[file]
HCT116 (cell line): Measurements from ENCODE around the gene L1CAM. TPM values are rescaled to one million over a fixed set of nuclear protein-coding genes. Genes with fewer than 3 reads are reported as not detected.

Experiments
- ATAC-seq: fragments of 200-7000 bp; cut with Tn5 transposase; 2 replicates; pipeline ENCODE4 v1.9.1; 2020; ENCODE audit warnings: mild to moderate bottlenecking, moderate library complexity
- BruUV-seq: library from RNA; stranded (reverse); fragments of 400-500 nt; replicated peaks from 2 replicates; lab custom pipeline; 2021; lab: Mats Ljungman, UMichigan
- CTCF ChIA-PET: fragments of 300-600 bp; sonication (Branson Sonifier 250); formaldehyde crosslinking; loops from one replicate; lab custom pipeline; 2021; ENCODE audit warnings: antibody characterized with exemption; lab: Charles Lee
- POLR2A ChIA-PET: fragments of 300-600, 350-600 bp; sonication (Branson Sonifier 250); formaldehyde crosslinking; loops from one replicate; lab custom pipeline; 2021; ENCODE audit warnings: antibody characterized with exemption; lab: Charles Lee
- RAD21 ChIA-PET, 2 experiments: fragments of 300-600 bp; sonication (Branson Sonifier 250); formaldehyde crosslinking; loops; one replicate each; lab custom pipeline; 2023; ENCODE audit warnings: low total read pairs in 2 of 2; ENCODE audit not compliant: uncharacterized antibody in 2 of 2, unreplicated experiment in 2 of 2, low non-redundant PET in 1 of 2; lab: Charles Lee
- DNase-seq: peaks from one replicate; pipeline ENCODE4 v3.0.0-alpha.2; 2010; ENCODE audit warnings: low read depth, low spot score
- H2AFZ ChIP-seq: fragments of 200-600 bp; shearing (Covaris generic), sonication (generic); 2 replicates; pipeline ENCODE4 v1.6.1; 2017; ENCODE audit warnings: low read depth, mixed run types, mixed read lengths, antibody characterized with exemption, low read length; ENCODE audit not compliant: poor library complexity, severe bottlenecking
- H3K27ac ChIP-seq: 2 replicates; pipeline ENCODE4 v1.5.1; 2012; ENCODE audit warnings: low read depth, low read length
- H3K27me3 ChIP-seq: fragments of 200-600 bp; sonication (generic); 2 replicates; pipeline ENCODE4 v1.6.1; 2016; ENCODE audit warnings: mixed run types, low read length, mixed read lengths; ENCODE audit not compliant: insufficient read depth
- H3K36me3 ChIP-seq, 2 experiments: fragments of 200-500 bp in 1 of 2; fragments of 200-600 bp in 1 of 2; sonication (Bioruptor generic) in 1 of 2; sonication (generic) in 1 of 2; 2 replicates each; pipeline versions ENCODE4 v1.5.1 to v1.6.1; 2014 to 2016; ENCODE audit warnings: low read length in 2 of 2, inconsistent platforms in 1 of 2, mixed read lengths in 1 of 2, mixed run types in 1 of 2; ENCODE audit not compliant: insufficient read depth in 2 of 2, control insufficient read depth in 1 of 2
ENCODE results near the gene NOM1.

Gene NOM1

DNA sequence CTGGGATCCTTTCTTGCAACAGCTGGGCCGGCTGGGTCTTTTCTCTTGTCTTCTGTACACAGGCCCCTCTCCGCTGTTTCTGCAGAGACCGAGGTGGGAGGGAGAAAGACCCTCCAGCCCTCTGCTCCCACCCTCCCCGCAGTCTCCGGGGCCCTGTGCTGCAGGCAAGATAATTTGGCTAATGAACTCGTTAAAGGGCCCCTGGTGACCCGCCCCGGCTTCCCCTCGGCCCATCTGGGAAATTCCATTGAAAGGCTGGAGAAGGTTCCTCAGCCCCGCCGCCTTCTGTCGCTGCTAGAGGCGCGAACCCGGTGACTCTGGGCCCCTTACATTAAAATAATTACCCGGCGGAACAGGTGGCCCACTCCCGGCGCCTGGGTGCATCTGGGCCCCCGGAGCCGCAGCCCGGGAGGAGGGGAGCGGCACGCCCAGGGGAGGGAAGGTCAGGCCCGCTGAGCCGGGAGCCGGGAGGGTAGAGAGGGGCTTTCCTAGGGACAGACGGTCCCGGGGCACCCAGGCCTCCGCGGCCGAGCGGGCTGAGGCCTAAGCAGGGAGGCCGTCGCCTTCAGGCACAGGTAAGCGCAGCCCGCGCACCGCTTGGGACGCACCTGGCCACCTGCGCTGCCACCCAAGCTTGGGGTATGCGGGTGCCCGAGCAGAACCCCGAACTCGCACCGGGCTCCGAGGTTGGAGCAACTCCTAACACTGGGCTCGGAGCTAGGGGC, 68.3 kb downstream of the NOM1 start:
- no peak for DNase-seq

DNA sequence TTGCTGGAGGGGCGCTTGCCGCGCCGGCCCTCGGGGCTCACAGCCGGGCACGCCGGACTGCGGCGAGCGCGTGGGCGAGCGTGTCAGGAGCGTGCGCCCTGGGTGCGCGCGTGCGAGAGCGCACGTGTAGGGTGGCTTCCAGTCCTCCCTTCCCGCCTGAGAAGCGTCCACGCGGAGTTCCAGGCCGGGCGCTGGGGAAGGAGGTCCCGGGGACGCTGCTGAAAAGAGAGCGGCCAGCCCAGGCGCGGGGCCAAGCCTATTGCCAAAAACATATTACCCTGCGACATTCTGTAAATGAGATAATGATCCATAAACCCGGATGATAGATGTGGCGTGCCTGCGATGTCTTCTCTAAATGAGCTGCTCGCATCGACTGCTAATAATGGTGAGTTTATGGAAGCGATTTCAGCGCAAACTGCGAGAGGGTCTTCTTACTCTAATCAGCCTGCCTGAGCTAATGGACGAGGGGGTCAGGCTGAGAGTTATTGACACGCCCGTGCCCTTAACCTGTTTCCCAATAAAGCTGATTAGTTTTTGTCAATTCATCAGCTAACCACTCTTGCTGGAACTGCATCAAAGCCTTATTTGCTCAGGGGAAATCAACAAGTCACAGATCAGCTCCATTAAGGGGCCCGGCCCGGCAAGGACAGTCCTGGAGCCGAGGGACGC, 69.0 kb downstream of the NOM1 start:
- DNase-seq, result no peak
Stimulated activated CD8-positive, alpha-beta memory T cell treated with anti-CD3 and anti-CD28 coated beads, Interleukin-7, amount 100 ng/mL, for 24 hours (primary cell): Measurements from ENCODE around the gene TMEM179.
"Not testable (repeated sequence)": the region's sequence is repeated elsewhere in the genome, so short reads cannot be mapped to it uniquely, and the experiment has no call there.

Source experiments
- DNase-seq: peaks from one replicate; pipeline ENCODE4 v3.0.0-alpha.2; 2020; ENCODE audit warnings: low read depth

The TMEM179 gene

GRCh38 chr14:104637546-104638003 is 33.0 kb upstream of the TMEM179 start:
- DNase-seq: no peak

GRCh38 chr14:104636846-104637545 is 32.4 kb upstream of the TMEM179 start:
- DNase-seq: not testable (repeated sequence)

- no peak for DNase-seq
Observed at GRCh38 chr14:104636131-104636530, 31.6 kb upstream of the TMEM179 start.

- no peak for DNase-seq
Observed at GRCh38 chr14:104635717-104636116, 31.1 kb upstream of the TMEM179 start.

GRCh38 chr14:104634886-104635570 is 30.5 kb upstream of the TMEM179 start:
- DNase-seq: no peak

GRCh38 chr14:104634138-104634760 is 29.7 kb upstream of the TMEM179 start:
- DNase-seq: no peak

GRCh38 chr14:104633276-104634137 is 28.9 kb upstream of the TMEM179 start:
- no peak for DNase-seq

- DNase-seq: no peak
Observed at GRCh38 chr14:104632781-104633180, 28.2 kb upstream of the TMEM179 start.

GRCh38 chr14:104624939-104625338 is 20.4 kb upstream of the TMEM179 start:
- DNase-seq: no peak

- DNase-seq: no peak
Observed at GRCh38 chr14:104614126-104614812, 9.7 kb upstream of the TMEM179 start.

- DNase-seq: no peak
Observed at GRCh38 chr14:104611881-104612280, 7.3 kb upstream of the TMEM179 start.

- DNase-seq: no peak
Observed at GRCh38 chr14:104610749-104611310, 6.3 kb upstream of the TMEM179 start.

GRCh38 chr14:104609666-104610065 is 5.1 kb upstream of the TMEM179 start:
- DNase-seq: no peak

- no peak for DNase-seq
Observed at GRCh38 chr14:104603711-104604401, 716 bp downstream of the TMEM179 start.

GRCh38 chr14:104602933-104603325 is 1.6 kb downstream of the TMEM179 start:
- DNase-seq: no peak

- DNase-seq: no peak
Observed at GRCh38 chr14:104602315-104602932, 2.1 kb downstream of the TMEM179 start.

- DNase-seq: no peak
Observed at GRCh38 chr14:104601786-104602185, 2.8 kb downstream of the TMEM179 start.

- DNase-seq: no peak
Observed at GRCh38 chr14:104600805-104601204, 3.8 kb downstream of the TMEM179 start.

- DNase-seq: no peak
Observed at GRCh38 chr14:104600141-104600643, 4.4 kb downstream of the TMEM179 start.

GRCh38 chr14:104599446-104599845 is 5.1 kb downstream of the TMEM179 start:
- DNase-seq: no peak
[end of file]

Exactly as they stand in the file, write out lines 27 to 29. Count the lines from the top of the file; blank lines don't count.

- DNase-seq: not testable (repeated sequence)

- no peak for DNase-seq
Observed at GRCh38 chr14:104636131-104636530, 31.6 kb upstream of the TMEM179 start.